Total Skeletal Irradiation in Multiple Myeloma Before Second Autologous Hematopoietic Stem Cell Transplantation
The purpose of this study is to improve the efficacy of the HDC regimen by adding a novel, "targeted" means administering a variation of total body irradiation (TBI) radiation i.e., total skeletal irradiation (TSI) administered by helical tomotherapy (HT) before, and in addition to the current standard of HDC, at a dose of 200 mg/m2 (HDMel200). The underlying postulate of this endeavor is that TSI-HT will provide additional cytoreduction to HDMel alone, without producing additional (serious) toxicity. We will utilize a classical Phase I study design (i.e., dose escalation) in myeloma patients undergoing AHSCT2 to define a maximum tolerated dose (MTD) and dose limiting toxicity (DLT). Finally, although comparisons to other therapies are not typical (and/or feasible) for a Phase I study, we will compare, whenever possible, both the toxicity and the antimyeloma activity of the AHSCT2 to AHSCT1.
This protocol will standardize, as much as possible the use of AHSCT2 both as a "tandem" and "salvage" procedure. Since sufficient AHSC (CD34+ cells) are routinely collected in adequate numbers for multiple AHSCTs, but recently used infrequently, it is important to work towards defining the optimal utilization of this resource.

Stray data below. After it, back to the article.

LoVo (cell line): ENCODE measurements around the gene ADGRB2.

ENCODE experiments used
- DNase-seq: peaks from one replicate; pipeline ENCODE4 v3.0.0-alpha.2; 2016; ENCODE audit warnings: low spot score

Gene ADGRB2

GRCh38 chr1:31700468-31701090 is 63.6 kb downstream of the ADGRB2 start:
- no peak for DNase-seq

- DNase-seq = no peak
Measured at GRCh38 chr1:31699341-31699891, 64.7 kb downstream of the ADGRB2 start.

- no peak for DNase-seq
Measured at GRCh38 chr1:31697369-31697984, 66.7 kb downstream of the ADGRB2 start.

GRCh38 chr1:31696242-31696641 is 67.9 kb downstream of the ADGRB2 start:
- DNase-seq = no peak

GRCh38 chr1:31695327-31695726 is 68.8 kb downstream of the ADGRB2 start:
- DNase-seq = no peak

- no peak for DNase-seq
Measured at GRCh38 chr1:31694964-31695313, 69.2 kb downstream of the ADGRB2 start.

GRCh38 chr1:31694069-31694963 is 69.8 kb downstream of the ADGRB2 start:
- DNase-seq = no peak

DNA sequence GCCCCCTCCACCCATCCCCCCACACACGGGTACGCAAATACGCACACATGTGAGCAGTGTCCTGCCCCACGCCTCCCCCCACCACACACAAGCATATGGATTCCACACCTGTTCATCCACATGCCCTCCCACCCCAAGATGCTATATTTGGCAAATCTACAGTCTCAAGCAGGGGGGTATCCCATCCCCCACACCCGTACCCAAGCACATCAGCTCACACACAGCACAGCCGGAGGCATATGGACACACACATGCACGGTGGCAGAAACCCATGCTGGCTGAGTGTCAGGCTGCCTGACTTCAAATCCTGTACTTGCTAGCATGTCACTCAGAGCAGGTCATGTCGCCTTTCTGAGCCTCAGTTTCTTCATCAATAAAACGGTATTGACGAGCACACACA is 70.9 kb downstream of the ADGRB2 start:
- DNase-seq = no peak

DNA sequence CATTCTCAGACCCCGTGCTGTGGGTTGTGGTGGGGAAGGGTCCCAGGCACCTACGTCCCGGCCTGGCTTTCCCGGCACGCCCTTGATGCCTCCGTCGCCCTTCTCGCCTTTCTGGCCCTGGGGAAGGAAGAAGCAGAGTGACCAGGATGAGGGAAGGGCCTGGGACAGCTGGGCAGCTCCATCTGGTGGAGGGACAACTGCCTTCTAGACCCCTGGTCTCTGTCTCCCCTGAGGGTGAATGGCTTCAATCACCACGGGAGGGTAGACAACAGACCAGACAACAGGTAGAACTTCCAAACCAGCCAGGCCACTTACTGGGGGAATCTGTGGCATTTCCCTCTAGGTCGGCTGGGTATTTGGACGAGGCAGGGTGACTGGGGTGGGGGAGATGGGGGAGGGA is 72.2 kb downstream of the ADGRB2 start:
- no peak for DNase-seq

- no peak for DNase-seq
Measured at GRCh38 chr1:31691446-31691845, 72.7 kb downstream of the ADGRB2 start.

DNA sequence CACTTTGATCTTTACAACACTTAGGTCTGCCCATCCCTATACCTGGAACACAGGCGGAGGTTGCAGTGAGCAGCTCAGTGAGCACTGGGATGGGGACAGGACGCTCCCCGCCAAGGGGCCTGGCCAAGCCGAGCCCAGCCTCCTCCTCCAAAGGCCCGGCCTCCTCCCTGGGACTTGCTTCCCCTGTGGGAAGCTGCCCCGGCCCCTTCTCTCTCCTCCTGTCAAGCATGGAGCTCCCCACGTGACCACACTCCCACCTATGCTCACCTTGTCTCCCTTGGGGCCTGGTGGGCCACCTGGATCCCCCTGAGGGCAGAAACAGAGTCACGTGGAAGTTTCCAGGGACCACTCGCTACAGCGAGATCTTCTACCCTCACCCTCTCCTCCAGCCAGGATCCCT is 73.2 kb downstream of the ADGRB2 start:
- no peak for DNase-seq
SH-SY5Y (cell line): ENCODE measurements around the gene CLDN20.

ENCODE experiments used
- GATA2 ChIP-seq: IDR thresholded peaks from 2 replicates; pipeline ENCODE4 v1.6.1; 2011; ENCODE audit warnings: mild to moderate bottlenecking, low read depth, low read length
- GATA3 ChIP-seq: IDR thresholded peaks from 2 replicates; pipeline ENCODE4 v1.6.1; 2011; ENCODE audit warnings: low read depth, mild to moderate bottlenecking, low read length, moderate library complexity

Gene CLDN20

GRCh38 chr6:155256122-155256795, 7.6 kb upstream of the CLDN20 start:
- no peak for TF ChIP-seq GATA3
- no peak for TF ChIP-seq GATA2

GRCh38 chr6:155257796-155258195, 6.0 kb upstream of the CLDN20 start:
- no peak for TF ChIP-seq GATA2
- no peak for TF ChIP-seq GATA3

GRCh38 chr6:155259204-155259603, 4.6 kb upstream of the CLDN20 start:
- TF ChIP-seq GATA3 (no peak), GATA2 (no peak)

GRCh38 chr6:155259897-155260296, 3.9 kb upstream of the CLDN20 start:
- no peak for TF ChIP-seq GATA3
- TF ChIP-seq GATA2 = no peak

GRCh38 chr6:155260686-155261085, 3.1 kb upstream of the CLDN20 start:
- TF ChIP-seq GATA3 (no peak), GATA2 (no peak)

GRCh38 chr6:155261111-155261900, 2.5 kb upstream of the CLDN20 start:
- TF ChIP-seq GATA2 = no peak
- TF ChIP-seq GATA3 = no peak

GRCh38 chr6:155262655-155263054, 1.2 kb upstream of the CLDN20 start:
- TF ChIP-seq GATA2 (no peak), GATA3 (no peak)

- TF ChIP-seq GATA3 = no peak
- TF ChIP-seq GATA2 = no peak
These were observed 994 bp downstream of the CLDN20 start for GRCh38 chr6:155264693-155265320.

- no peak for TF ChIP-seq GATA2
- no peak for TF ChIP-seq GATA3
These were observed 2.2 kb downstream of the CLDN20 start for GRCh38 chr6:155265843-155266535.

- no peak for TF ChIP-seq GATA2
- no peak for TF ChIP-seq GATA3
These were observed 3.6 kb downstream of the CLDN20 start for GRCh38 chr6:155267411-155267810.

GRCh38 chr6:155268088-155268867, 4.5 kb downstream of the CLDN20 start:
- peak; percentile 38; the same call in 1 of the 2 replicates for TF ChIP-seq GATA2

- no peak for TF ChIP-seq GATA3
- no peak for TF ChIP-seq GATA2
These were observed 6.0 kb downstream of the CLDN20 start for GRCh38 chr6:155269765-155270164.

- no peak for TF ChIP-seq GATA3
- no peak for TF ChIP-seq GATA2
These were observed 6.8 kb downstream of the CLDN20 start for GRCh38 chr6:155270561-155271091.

|Study Design:||Endpoint Classification: Safety/Efficacy Study
Intervention Model: Single Group Assignment
Masking: Open Label
Primary Purpose: Treatment
|Official Title:||Evaluation of a Method Designed to Improve Outcome of High-Dose Chemotherapy (HDC) and Autologous Hematopoietic Stem Cell Transplantation (AHSCT) for Selected Patients With Myeloma: A Phase I Study Using Total Marrow Irradiation (TMI) Administered Via Helical Tomotherapy (HT)Plus High-Dose Melphalan and Amifostine Before AHSCT2|
- Define the maximum tolerated dose of a derived high dose therapy regimen [ Time Frame: Day 100 post transplant ] [ Designated as safety issue: Yes ]MTD of high dose therapy consisting of escalating doses of Total Skeletal Irradiation administered via Helical Tomotherapy, followed by standard high dose chemotherapy of high dose Melphalan (200mg/m2) with amifostine cytoprotection before AHSCT.